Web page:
We've reported here before on RICHARD SMITH, who slaughtered his wife and two sons. Also on TOBIAS DAY.
What drives a father to kill?
After the shocking Pudsey case in which a father murdered his whole family, Dr Max Pemberton investigates the psychology behind 'family annihilation'.
7:00AM GMT 17 Dec 2011
They were described as the perfect family: Richard and Clair, married for 13 years and with two sons, Aaron aged one and Ben, nine. Only a few weeks ago they’d posed for a family portrait and smiling into the camera they appear the epitome of a happy suburban family. Friends said that they seemed to have no problems. They had bought their house, in a quiet cul-de-sac in Pudsey, near Leeds, last May and had no money worries. No one could begin to imagine the truly horrendous events that would befall them.
Now, outside the police cordon surrounding their home, people console each other and lay flowers in remembrance. There are touching tributes from friends attached to the bouquets. ‘You were such a beautiful family’ reads one. ‘RIP all of you in heaven’ reads another. Neighbours shake their head in disbelief. In the early hours of last Saturday morning, Richard stabbed his wife and two young children on the marital bed, before setting fire to the room. He died of smoke inhalation. Detectives believe he may have been having an affair and that this may have been a factor in the tragedy. But what drives an otherwise good, upstanding man to kill his whole family?
Of all crimes, a parent killing a child must surely be one of the most harrowing and perplexing. It goes against our very understanding of the role of a parent as the ultimate protector. And yet it happens. Just days before horror in Pudsey, another father reportedly turned on his family. Tobias Day, from Melton Mowbray in Leicestershire, had recently lost his job as a policeman. He killed his wife Samantha and his seven-year-old daughter Genevieve and attacked his two other children, Kimberly and Adam, before taking his own life.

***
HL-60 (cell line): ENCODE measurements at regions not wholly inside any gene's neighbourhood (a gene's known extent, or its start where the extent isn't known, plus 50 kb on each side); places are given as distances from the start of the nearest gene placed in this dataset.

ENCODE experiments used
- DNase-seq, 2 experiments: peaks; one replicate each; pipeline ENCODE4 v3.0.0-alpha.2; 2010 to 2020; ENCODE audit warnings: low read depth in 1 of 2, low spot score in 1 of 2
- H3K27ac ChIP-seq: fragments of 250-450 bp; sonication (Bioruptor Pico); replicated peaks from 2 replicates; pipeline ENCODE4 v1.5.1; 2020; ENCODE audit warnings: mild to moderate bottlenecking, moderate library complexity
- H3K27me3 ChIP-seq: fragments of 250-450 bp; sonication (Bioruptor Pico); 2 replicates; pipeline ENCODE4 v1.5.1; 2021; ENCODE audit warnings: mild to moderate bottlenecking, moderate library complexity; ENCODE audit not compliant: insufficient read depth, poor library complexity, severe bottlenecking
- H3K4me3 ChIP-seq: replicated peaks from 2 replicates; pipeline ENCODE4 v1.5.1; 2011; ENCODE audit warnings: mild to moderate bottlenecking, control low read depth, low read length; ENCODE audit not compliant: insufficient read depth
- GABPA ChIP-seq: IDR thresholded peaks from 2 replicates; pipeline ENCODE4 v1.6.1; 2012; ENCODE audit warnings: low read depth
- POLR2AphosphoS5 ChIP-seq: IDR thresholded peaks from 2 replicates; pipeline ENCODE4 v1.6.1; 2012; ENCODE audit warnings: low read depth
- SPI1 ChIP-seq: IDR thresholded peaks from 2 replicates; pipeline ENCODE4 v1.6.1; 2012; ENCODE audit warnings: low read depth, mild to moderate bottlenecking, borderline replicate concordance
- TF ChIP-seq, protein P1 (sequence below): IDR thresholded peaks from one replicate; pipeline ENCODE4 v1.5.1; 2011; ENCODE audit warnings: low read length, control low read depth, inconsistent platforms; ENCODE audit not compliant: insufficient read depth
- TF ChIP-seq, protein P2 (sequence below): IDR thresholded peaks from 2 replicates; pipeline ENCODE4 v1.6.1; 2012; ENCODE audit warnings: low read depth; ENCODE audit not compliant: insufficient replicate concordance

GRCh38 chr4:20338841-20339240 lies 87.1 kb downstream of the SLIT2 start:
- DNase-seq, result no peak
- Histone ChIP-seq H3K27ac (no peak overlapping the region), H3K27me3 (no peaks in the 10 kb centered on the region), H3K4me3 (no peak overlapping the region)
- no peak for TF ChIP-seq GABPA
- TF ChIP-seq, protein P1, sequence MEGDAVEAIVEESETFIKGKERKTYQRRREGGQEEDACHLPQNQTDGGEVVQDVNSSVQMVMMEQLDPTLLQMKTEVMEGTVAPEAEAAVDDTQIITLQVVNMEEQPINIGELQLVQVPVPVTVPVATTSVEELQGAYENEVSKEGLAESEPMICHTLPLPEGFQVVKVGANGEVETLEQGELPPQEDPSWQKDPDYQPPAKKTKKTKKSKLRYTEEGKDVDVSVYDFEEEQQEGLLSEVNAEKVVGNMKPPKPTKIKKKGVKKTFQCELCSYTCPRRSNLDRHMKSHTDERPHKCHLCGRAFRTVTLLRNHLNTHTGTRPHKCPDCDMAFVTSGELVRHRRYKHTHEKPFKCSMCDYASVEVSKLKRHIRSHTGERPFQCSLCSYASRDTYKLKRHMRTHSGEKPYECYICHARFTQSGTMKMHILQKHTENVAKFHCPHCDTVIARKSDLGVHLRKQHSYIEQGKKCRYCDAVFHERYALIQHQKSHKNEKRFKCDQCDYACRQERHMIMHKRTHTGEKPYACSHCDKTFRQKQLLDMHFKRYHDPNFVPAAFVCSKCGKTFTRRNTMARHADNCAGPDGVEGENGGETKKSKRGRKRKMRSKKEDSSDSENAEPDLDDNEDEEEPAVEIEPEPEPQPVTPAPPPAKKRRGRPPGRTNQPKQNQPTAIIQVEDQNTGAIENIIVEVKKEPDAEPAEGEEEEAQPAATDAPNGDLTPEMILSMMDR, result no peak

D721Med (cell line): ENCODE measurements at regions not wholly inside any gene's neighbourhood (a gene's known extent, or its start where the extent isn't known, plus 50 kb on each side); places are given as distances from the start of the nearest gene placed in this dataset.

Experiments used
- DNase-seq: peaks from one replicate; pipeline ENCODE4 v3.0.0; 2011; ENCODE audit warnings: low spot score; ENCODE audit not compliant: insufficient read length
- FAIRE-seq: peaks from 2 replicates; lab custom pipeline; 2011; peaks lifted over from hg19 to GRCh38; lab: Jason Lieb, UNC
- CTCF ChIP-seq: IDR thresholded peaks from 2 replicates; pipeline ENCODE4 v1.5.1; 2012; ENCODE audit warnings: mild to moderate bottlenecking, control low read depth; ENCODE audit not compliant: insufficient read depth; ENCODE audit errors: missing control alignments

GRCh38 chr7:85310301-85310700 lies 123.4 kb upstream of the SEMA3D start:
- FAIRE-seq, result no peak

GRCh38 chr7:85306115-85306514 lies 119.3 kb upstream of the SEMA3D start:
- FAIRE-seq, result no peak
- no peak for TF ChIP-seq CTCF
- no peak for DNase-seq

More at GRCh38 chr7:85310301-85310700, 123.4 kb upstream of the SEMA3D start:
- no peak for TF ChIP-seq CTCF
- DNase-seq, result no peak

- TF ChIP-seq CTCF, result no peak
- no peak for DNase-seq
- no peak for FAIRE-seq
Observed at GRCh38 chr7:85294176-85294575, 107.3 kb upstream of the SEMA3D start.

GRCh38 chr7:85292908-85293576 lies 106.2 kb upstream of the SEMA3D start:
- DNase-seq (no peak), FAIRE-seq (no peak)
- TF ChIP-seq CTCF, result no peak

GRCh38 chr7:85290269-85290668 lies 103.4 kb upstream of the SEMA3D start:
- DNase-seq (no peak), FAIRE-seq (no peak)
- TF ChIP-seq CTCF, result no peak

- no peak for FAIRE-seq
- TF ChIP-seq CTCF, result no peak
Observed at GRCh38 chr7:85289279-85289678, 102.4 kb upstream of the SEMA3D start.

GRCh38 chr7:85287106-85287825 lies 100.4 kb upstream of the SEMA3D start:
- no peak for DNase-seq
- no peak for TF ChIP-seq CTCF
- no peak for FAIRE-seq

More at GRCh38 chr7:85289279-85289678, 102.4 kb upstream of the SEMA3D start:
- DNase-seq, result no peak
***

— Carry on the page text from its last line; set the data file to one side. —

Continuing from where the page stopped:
To try and understand this phenomenon, it is first important to put child homicide into context. Although these instances are rare, crime figures show that a child is more likely to be murdered by their parent than by a stranger. This means that, statistically, it is more dangerous to leave a child with your spouse than it is to leave them with someone you’ve never met. While the number of child homicides fluctuates each year, the overall child homicide rate in England and Wales has remained broadly similar since 1997. However, in recent years from 2005/06 the numbers have dipped below 60 for the first time. This still means that, according to the NSPCC, on average a child is killed by a parent every 10 days.
However, a further analysis of the statistics reveals interesting differences between the genders. While mothers are responsible for killing children in roughly as many cases as fathers, the circumstances are typically very different. This gives an important insight into what drives a man to murder his family.